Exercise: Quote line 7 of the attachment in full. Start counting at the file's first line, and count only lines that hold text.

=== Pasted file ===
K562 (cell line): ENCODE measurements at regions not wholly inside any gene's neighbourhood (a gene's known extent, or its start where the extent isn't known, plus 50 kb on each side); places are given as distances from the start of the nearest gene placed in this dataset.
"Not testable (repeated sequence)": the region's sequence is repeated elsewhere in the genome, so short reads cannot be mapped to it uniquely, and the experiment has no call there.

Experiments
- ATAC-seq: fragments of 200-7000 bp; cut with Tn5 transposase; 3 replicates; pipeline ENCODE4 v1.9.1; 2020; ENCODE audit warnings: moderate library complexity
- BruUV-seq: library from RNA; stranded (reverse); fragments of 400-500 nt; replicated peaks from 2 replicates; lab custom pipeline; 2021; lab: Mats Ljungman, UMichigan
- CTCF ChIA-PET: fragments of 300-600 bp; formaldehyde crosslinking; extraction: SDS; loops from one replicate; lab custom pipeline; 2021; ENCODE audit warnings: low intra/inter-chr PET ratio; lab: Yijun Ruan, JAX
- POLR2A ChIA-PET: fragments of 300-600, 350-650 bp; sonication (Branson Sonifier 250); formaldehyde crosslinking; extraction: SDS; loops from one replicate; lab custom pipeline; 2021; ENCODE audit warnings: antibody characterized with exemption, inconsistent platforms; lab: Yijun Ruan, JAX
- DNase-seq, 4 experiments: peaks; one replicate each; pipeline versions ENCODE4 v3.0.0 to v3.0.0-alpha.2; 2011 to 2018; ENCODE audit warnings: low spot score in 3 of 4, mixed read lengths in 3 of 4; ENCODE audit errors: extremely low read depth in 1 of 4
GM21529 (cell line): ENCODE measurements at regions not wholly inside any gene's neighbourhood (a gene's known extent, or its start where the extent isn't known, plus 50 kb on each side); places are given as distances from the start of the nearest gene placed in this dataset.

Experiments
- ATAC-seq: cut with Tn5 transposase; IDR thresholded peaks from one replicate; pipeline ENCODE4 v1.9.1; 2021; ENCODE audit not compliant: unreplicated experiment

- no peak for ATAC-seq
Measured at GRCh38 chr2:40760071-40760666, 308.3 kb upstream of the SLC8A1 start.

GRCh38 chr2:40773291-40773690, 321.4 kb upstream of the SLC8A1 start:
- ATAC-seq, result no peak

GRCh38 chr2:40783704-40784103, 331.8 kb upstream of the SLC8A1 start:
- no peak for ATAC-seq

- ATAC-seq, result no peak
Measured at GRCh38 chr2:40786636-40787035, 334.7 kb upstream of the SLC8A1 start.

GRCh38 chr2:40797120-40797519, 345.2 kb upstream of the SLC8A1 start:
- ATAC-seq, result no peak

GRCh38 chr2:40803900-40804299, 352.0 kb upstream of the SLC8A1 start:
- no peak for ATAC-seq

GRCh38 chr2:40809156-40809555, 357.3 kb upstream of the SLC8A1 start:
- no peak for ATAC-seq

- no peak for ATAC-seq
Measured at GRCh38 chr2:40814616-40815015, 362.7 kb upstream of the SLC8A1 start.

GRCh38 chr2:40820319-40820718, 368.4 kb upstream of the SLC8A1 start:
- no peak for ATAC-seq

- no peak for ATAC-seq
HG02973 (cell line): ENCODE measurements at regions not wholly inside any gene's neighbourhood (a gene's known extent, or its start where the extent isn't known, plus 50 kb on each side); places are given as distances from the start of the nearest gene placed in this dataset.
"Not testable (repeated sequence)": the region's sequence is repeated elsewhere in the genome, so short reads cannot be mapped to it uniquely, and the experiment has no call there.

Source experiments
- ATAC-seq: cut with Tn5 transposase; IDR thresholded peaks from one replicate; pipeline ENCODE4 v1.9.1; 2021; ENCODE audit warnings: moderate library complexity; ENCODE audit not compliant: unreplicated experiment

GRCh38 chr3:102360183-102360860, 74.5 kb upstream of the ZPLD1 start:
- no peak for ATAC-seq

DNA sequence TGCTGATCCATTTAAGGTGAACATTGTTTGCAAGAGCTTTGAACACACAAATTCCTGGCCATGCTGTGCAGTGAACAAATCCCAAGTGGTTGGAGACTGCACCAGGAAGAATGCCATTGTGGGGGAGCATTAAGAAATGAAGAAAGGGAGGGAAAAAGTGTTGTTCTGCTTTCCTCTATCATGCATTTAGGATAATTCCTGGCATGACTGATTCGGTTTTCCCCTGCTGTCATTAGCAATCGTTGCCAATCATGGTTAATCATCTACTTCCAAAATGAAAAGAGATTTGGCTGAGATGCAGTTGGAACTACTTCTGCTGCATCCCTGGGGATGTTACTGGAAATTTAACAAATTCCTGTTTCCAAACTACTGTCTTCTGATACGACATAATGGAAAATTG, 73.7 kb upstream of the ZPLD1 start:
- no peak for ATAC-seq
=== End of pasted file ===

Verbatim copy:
- POLR2A ChIA-PET: fragments of 300-600, 350-650 bp; sonication (Branson Sonifier 250); formaldehyde crosslinking; extraction: SDS; loops from one replicate; lab custom pipeline; 2021; ENCODE audit warnings: antibody characterized with exemption, inconsistent platforms; lab: Yijun Ruan, JAX